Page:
It seems like everyone is getting in on the algae-to-fuel business. Lately, it’s shrimp farmers from the Arizona desert. Desert Sweet Shrimp, a shrimping aquaculture venture founded in 1995, is in the process of transitioning to become Desert Sweet Biofuels. The company officially launched its algae-to-biodiesel business this weekend, and reportedly hopes to start producing biodiesel in the next three to four months.
“Shrimp farmers don’t raise shrimp, they raise algae,” Gary Wood, owner of Desert Sweet Shrimp, explained to Red Orbit. But there’s more to making biodiesel than simply growing algae. Wood is still experimenting to see what strain of algae will work best. While over a dozen startups have raised millions of dollars to perfect their algae production and squeezing methods, Desert Sweet doesn’t appear to have raised a lot of venture capital. The company is just using its shrimp husbandry know-how to help grow its feedstock for its new line of business.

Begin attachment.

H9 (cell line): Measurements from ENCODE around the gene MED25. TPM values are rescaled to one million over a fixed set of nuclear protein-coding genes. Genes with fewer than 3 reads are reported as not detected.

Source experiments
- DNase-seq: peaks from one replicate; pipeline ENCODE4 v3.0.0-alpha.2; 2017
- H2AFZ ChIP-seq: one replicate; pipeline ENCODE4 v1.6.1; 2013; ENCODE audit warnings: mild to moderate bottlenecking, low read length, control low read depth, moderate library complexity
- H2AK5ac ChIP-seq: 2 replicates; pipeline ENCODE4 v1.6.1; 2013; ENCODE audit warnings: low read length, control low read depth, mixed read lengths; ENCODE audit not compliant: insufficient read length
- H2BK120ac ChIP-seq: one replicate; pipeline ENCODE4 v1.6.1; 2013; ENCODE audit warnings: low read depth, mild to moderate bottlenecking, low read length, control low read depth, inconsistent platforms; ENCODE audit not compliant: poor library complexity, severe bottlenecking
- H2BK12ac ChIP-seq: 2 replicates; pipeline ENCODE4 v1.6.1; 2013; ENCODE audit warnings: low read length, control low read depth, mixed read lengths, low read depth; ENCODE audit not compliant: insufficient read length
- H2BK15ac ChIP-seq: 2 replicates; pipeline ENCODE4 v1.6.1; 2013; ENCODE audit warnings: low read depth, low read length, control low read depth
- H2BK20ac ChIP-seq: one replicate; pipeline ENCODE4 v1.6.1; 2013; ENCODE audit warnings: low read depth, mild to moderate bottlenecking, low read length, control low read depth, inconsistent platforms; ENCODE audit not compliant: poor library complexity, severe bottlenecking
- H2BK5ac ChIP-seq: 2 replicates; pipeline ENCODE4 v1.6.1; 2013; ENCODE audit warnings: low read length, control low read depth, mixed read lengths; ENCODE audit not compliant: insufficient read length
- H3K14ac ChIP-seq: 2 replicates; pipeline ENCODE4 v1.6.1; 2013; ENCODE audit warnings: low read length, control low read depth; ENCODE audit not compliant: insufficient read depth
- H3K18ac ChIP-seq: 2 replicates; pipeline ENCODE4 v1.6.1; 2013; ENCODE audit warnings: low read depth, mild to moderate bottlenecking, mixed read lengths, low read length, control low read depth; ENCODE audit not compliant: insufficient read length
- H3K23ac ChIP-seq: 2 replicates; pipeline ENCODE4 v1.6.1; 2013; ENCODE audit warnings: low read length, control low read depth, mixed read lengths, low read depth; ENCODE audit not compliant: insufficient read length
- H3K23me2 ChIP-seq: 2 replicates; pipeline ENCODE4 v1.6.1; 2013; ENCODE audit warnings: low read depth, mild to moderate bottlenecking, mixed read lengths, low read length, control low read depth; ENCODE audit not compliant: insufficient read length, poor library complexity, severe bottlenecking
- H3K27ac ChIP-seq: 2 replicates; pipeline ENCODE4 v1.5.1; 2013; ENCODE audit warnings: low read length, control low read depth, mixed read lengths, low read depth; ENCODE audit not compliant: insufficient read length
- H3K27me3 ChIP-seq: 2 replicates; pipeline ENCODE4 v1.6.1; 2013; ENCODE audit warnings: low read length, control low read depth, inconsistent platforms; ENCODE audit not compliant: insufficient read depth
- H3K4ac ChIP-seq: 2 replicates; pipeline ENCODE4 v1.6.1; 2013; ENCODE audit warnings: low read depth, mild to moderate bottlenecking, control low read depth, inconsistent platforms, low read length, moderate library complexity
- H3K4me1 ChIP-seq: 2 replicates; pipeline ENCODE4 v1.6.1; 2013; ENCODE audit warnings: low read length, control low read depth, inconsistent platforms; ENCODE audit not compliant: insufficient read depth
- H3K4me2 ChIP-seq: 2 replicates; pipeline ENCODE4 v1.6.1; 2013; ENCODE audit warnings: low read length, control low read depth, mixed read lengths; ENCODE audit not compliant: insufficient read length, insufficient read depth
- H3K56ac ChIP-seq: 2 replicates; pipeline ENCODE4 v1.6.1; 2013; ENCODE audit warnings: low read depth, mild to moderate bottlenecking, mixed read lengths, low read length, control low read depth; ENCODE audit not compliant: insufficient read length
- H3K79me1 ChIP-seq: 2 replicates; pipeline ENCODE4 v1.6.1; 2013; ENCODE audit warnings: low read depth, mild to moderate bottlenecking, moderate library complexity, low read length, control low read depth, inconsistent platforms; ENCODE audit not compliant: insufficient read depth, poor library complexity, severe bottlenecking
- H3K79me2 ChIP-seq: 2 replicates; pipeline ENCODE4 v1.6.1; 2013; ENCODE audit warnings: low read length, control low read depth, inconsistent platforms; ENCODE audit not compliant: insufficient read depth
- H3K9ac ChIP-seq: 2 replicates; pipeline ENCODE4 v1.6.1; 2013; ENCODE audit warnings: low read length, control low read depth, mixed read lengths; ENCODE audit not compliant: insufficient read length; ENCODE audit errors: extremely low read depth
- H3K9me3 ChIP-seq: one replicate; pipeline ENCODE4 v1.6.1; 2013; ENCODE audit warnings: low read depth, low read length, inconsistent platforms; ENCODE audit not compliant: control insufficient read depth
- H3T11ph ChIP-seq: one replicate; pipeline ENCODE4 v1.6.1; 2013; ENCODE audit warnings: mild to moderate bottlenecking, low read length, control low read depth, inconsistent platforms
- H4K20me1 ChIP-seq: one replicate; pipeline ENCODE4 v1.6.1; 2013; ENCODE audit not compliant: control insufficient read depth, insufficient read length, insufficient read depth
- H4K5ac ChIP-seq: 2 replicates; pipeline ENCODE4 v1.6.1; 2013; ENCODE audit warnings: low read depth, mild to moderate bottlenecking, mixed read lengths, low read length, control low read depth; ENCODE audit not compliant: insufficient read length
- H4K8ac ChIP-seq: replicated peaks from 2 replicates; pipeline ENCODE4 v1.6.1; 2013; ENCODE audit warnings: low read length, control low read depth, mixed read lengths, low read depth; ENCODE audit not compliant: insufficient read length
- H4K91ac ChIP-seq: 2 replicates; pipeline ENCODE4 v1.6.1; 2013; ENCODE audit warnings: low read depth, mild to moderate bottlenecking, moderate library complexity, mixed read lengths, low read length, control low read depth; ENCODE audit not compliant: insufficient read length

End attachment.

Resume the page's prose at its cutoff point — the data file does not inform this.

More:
Desert Sweet hopes to be able to produce biodiesel for $3 a gallon from its 50 aquaculture ponds. Located in Gila Bend, Ariz., warm nights and plentiful sunshine should allow rapid algae growth, enough to produce 5,000 gallons of biofuel per acre in two years, the company hopes. (For skeptics wondering how green raising shrimp in the desert is, the Monterey Bay Aquarium’s Seafood Watch program may calm your fears.) Whether these production margins and scale are big enough to support a smaller player in the nascent algae-to-biofuel business has yet to be seen.
Images courtesy of Desert Sweet Biofuels.